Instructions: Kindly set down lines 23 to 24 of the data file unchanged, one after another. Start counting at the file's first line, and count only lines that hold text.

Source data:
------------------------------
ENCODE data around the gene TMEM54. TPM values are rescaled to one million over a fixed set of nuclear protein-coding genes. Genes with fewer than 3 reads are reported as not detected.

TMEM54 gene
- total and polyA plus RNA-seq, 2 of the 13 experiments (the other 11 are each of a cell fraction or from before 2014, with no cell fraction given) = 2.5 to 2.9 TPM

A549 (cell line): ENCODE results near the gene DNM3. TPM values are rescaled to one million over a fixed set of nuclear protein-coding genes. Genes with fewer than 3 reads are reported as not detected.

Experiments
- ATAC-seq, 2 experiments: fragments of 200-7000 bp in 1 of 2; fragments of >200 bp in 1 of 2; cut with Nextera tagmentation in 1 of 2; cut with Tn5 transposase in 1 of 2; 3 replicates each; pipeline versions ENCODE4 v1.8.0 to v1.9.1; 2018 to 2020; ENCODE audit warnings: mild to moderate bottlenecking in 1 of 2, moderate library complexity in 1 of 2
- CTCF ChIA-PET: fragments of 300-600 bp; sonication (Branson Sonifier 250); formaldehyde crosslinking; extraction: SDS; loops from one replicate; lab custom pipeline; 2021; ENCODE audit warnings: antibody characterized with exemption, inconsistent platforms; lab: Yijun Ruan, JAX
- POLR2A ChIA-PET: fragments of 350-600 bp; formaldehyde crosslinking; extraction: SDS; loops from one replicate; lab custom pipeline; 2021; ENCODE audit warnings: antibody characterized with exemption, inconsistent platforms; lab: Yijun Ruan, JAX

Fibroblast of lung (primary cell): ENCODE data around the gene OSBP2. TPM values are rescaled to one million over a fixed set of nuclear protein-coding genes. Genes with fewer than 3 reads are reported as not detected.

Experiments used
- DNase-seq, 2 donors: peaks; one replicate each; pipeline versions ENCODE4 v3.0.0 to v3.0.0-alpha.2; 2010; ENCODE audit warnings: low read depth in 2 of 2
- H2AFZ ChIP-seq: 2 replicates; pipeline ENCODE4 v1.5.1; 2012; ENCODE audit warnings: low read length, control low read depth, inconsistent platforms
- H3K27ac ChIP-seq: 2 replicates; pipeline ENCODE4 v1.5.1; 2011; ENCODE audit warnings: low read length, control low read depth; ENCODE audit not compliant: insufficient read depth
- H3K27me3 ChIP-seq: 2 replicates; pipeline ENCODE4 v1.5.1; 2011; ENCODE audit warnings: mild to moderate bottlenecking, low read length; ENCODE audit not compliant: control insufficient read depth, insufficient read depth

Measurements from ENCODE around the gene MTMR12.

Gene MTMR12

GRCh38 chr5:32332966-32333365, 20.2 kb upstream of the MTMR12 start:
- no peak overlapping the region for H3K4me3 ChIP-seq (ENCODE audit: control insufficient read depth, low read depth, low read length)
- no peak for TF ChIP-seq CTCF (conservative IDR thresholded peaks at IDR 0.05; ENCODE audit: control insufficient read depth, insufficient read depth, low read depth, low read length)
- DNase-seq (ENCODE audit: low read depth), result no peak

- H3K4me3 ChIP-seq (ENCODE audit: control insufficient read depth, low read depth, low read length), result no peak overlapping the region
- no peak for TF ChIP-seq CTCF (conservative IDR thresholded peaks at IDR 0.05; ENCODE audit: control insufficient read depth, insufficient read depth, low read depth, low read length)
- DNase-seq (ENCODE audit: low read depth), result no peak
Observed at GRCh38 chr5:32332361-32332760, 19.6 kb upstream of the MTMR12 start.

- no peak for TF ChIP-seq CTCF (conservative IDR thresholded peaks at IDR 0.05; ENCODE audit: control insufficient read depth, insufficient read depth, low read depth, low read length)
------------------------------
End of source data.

- DNase-seq (ENCODE audit: low read depth), result no peak
Observed at GRCh38 chr5:32332361-32332760, 19.6 kb upstream of the MTMR12 start.